Bell student faces 5 felonies for bomb threats

The Gilchrist County Sheriff’s Office (GCSO) arrested Douglas Aaron Marangoni, 18, from Bell on Wednesday for the March 11 bomb threats at Bell High School, charging him with five third-degree felonies and two misdemeanors. 

GCSO detained Marangoni at his residence before transporting him to the county jail where he’ll stay with a $220,000 bond. Marangoni could face a maximum sentence of 22 years with a minimum of about 36 months, according to GCSO Undersheriff Robert Willis. 

Gilchrist County Sheriff Bobby Schultz speaks at Wednesday's press conference

“I appreciate the hard work of our deputies and partners in this case to ensure our schools are safe and that children can attend school without fear of harm,” Gilchrist County Sheriff Bobby Schultz said at a Wednesday press conference

The sheriff’s office said Marangoni sent two messages on March 11 through an app that said: “BOOOOOM” and “Bye bye students and school??”

The GCSO reports that Marangoni sent other messages on March 14 and 15. 

Douglas Marangoni mug

Schultz said the investigation is similar to a murder case with the hundreds of hours it takes to unravel the technology involved. He said Marangoni worked through layers of electronic technology to send the messages, requiring equally sophisticated technology to analyze. 

Schultz said the community has continually contacted him over the bomb threat case since it occured, and while it took some time, he said law enforcement did its job.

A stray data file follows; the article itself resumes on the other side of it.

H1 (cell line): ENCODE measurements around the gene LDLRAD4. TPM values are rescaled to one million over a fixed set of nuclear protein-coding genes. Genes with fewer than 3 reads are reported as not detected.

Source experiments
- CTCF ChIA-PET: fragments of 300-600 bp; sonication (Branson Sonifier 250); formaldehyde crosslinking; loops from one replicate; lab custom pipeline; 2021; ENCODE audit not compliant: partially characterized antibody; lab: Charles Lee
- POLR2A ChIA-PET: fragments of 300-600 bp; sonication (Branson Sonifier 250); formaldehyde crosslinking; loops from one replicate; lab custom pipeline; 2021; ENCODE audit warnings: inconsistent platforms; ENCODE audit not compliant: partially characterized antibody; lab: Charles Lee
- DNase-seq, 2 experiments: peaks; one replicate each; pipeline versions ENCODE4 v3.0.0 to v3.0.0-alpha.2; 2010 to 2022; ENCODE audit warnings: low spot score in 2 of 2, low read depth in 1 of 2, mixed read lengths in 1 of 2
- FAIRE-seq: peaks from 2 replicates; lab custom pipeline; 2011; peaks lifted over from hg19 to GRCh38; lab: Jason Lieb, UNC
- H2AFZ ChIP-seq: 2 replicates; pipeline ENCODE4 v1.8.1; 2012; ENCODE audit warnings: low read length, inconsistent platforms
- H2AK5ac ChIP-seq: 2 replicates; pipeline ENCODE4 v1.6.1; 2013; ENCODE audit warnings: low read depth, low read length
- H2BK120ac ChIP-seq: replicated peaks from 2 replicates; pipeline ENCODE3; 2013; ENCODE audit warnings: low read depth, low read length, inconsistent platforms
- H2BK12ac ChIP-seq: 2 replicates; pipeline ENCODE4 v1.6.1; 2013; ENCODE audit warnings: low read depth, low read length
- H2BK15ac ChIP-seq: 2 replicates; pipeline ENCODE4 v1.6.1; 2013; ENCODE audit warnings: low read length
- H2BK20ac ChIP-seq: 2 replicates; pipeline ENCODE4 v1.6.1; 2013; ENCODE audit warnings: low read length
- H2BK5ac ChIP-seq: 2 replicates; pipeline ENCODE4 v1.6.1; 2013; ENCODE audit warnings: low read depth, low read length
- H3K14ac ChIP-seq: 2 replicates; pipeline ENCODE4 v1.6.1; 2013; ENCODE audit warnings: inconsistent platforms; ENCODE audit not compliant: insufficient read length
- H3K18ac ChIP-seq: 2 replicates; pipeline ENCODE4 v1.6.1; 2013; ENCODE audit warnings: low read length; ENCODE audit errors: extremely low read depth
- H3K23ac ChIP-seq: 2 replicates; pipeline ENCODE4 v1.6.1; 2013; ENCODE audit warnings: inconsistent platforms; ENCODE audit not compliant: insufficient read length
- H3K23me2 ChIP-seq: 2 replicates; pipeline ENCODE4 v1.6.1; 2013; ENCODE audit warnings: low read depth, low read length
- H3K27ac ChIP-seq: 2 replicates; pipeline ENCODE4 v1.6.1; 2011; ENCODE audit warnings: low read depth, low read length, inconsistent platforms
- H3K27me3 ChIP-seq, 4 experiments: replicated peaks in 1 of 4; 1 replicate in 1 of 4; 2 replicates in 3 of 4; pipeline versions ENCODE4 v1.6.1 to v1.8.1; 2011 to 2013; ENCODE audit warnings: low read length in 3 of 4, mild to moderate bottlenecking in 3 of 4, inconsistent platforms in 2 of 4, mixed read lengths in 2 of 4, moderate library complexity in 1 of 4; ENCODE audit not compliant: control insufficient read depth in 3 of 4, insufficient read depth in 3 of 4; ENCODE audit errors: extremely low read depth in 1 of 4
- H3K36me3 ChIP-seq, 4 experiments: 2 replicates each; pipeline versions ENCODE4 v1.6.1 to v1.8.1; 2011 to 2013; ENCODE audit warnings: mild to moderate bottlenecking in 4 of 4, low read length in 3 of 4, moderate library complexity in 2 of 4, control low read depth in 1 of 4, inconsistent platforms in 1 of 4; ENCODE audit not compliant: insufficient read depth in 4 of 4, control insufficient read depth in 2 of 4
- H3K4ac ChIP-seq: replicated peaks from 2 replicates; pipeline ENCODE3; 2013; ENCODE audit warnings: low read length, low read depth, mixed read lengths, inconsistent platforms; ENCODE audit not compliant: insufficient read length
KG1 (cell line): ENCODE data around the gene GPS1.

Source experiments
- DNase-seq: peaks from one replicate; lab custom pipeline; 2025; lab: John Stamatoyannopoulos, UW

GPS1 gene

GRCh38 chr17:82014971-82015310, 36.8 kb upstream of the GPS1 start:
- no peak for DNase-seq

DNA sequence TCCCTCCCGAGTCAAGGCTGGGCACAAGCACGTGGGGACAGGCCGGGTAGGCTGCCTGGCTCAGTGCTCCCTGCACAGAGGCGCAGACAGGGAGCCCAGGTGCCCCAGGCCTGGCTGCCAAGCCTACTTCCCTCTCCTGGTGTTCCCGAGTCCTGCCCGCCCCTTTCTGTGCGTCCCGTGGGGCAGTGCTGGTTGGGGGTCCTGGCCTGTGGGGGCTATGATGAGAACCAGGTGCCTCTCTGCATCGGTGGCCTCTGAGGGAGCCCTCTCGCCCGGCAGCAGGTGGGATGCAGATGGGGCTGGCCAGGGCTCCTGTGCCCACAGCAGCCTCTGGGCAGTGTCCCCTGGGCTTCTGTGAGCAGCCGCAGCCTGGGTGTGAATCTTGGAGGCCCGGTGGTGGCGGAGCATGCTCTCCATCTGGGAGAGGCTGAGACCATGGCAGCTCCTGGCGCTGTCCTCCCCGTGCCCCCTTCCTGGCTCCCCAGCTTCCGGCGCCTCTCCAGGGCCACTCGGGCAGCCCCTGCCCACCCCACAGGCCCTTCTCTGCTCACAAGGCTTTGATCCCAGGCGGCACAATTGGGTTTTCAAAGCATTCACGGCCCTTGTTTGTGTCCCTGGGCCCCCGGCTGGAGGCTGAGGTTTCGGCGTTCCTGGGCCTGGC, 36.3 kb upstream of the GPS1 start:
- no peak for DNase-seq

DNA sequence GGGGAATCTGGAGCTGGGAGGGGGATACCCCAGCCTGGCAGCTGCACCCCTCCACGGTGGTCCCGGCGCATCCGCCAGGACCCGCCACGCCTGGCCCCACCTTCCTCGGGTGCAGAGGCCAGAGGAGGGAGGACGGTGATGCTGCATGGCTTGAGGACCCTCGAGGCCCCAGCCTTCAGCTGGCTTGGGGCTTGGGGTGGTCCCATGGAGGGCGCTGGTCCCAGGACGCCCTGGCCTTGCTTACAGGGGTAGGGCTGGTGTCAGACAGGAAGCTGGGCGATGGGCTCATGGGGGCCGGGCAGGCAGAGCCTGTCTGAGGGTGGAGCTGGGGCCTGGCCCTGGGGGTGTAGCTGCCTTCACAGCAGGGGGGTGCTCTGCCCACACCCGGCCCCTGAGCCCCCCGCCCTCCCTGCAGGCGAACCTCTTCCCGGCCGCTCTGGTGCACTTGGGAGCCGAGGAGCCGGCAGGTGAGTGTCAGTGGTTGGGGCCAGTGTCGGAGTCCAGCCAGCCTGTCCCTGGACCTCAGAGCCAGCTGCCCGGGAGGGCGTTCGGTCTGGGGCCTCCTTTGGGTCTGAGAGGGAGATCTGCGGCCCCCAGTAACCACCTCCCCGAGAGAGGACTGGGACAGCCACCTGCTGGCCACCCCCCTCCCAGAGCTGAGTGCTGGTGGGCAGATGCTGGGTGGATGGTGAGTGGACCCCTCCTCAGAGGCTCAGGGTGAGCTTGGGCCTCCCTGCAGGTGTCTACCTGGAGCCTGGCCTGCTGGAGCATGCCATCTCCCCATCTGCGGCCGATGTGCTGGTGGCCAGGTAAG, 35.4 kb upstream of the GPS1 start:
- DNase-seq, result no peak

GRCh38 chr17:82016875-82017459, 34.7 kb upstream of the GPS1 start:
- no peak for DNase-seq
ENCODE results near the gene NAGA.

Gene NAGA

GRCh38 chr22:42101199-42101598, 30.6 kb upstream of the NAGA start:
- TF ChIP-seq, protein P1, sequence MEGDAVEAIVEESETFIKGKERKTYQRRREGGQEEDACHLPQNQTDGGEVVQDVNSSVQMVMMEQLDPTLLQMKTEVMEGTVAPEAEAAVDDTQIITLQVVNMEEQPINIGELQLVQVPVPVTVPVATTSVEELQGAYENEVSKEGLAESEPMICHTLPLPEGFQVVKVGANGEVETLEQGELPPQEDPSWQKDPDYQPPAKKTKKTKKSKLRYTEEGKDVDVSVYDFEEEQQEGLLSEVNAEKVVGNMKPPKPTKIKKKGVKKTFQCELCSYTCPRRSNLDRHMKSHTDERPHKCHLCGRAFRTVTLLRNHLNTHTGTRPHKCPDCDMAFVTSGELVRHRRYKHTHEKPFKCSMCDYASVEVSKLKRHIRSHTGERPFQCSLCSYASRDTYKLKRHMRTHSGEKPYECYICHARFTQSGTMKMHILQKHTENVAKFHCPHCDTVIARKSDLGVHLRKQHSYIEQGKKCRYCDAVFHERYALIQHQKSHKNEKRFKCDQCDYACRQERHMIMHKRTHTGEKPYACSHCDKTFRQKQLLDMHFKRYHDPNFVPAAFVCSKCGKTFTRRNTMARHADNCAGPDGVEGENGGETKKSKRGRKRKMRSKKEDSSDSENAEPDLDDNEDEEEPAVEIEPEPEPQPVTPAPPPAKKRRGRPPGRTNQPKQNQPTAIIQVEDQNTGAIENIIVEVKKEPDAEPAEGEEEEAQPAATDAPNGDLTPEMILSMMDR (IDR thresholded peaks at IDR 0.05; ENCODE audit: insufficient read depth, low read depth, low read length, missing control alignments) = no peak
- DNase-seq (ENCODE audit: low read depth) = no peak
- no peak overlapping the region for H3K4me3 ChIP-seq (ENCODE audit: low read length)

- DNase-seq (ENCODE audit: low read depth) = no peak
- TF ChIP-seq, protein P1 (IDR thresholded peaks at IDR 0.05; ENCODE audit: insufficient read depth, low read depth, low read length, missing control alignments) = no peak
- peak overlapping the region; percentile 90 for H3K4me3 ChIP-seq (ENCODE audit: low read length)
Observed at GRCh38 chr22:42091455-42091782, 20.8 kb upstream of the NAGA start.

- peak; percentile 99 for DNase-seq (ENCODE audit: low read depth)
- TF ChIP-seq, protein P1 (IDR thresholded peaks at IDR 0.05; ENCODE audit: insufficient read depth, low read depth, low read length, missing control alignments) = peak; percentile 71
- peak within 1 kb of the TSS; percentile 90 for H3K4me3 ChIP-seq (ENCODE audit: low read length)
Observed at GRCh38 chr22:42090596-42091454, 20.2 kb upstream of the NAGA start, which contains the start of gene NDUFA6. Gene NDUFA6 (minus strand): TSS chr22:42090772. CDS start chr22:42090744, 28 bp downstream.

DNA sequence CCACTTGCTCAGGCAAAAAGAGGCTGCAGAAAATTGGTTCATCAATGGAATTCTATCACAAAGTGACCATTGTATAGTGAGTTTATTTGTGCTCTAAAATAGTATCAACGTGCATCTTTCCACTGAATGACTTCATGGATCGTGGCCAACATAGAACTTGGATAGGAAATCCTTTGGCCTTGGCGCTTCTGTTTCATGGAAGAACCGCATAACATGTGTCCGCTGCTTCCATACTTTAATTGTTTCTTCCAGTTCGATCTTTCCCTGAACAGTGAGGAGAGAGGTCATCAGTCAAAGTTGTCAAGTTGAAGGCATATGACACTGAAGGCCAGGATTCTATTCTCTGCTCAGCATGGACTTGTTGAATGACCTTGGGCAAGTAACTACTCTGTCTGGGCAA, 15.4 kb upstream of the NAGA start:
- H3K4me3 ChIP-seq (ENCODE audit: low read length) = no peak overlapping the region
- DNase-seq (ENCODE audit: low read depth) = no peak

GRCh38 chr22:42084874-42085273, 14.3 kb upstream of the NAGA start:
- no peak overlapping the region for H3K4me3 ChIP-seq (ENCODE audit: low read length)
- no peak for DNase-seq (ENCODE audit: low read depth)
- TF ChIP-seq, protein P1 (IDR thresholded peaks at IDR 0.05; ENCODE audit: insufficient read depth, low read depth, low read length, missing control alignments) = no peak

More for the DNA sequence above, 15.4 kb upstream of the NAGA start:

“Our calls and procedures, how we handled things, went well as evidenced that we have somebody in custody that, quite frankly, a lot of people didn’t think we’d be able to do,” Schultz said.

He also said the arrest was a warning that the sheriff’s office will catch up to those who commit these crimes. 

“We’re gonna aggressively go after these investigations,” Schultz said. “There’s nothing that anybody can do that we can’t figure it out.” 

Gilchrist County School District Superintendent Jim Surrency speaks at Wednesday's press conference

Gilchrist County School District Superintendent Jim Surrency thanked law enforcement for its work. He also thanked the faculty and staff at schools for providing for student safely and helping students understand the procedures in place. 

“We’ve not been through something like that in a lot of years, and I think they were prepared,” Surrency said. “We go through drills. We spend a lot of time making sure that we have protocols in place.”

The GCSO worked with the Alachua County Sheriff’s Office and Florida Department of Law Enforcement on the case. 

Alachua County Sheriff Clovis Watson Jr. speaks at Wednesday's press conference

At the press conference, Alachua County Sheriff’s Clovis Watson Jr. said Gilchrist County is not alone in countering these threats. Whenever Schultz calls, Watson said Alachua County would come to assist. 

Watson also addressed why law enforcement takes a hard stance on these crimes, pointing to the terror of parents, students and teaches caused by the actions. 

He also referenced school shootings in other communities that were done by young people and resulted in deaths.

“We have to be a strong community to stand on these issues,” Watson said. 

Alachua County Public Schools have received 20 bomb threats this school year, and last week, law enforcement in Columbia and Bradford counties responded to bomb threats at schools.

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